Anyway, this wasn’t supposed to be an advert, but rather a bit of frothing about a topic I love. I very much hope to run some games soon, in particular ones set at the close of the Great Crusade. My plan is to keep these small and narrative heavy, featuring small groups of Space Marines and other characters encountering all manner of aliens on the leading edge of the Emperor’s reconquest of the galaxy. With a bit of luck, this will allow me to convert up some suitably gribbly, mythos style aliens and to run some very fun games indeed. I’m sure somewhere there’s a long isolated human colony that needs delivering from their extra-dimensional tentacled overlords, and that this would make a great game with a lot of old school character.

Stay tuned for that battle report then – we may even get to play it this year! 

Friday, 6 September 2013

Not Dead Yet


Hello all. Just a quick update, but I hope to publish something properly over the weekend. I was browsing some old school blogs at lunch today, and saw a reference to the Tales from the Maelstrom blog being 'defunct'. Well, I was shocked, but I can understand the sentiment as we've all just been too busy to post for some time. I took up a full time position as a writer and games developer for Forge World a few months back, so my job has taken up most of my time, and the other guys have equally busy careers.

That said, I've had a couple of ideas for articles and battle reports bubbling away, and if I can get some photos taken I have some stuff to show off.

So, thanks for reading, and hopefully the next post won't be so long coming as this one!

Andy

Saturday, 9 February 2013

Old School vs Old School!




The following is something of a reply to a post made here, by a blogger I have great respect for and have been following for some time. I don’t intend to refute any of his points nor to bring about any sort of internet flame war, but rather to explore some of the observations he makes and present my own thoughts as they occur to me.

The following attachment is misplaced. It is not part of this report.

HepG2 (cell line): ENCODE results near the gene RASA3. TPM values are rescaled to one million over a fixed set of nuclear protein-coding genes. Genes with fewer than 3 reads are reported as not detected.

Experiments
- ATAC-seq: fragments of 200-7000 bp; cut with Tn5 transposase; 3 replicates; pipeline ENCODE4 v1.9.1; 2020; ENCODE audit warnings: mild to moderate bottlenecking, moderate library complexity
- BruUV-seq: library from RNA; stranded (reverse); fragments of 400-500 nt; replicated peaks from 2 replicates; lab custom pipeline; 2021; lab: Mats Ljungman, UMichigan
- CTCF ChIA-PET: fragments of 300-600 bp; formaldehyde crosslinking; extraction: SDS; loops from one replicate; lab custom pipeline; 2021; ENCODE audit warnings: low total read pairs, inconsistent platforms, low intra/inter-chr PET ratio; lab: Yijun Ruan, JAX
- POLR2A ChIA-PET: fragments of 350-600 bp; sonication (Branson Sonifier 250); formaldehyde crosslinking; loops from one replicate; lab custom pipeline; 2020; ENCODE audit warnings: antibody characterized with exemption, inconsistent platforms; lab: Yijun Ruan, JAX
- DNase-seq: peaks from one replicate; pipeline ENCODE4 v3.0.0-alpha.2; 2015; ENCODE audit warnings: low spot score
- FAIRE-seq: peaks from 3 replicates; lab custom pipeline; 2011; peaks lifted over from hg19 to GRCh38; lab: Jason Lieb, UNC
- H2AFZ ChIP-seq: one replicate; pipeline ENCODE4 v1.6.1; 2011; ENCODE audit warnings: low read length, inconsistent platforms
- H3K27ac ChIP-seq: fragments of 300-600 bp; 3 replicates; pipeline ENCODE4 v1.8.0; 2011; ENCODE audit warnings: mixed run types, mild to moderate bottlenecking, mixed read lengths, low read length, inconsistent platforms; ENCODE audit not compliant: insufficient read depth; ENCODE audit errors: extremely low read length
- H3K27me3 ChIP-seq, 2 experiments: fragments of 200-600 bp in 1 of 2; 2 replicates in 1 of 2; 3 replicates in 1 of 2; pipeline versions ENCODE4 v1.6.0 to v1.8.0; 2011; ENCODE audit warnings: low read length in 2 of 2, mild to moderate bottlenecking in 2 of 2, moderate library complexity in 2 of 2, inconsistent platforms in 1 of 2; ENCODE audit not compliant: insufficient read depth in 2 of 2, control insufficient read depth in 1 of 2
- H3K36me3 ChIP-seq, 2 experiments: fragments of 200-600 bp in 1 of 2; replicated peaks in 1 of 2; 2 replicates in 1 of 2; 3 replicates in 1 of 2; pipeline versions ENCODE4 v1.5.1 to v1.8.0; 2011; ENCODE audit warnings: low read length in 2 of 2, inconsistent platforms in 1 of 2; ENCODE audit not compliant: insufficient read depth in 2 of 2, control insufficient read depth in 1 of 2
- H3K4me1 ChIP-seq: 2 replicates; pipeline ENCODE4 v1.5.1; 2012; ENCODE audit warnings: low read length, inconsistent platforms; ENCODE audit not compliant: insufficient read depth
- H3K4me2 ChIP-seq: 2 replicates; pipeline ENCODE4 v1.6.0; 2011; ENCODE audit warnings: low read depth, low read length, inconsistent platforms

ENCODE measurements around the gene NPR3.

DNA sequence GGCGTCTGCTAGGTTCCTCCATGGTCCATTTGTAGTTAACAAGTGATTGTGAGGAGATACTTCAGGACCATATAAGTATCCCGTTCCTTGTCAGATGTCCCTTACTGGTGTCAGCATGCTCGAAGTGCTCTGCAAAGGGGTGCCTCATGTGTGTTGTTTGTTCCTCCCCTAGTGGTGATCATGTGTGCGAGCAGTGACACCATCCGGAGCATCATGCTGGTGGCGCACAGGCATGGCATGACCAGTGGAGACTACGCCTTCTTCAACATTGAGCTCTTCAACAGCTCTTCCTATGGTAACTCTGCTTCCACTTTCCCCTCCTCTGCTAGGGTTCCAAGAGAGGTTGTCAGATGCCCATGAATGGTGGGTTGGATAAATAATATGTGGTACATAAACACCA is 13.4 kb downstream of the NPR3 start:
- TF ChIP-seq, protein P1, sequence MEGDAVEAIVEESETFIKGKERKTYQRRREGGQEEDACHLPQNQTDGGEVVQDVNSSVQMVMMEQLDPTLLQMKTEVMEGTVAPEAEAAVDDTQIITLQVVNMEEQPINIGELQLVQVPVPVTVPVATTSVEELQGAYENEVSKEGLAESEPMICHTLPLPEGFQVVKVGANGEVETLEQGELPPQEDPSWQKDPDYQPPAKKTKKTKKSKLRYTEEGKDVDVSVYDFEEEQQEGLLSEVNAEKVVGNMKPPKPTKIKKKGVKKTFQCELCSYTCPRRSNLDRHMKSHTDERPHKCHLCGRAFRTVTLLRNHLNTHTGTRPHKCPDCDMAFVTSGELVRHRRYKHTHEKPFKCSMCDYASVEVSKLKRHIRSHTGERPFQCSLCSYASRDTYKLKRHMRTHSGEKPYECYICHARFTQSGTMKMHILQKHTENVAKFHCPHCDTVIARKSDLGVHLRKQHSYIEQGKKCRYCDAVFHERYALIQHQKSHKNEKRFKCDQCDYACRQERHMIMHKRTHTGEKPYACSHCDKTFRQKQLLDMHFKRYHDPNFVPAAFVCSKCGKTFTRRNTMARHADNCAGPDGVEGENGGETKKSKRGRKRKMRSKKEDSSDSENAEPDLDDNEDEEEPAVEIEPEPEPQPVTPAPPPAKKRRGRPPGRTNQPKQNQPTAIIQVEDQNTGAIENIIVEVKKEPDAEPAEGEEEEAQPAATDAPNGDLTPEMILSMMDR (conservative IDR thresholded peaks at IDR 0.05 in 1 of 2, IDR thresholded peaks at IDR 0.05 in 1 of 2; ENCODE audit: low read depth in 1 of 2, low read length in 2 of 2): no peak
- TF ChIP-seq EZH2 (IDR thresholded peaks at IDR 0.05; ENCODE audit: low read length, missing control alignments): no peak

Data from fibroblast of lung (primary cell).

If you haven’t done so, please read Dr Bargil’s post. He admits himself he’s engaging in a bit of hyperbole so take that into account. I’m sure he’s calmed down now! You might also find it useful to read our interview with Rick Priestley, here, wherein he talks a little about the early gaming scene in the UK.

So, Dr Bergil talks about D&D, WHFP1e, early WFB and W401e, as well as Fighting Fantasy, but I’d separate the GW examples from that list, not because they’re by GW, but because they’re British and have an entirely different sensibility. The more I’ve come to enjoy the ‘old school revival’, the more I’ve noticed an enormous trans-Atlantic divide in what we actually mean by the term. When I think about what I liked about games I played back in the ‘80s when I was first getting into the hobby, I think primarily of WFRP1e and 1st ed 40k. I also played West End Games Star Wars a lot, which shares the distinction I’m about to cite. D&D is, as Mr Bergil points out, a procedural game – its driven (if you’ll pardon the pun) by an exploration engine that is inextricably intertwined with the entire system, from experience and character progression to the acquisition of treasure. Characters can, as stated, die a pitiful and meaningless death, but lets not forget that these characters adhere to a strictly defined level categorisation and as such are exploring a level of the dungeon with very finely balanced threats. The obsession with balance is as much about threat management as it is about party composition and for me that puts player skill behind dice rolls when it comes to determining success.
 

I’ll back that last bit up – I found out some time in the late ‘90s, not long after the advent of the internet, that people play, or used to play, D&D competitively. This made no sense to me at all, and it took me some time to realise why. While I played D&D as a kid, I very soon moved on to WFRP, Star Wars, Rogue Trader etc, none of which had anything like the exploration engine I describe above. They’re all roleplaying games in the true sense of the word, where the interaction between characters drives the story and ultimately determines success or failure, not the procedural mechanics of looting a dungeon. That isn’t to say  D&D is devoid of any narrative, far from it, but once you’ve established the reason for the PCs to be in the dungeon in the first place you’re pretty soon down to exploring a map, rolling for monsters, fighting them and, if you’re lucky, stealing their treasure. I don’t have anything against that style of play, as Dr Bergil says, sometimes the joy is in the play itself, but it’s a world away from WFRP1e and Rogue Trader, both of which are often included in discussions about ‘old school’ gaming.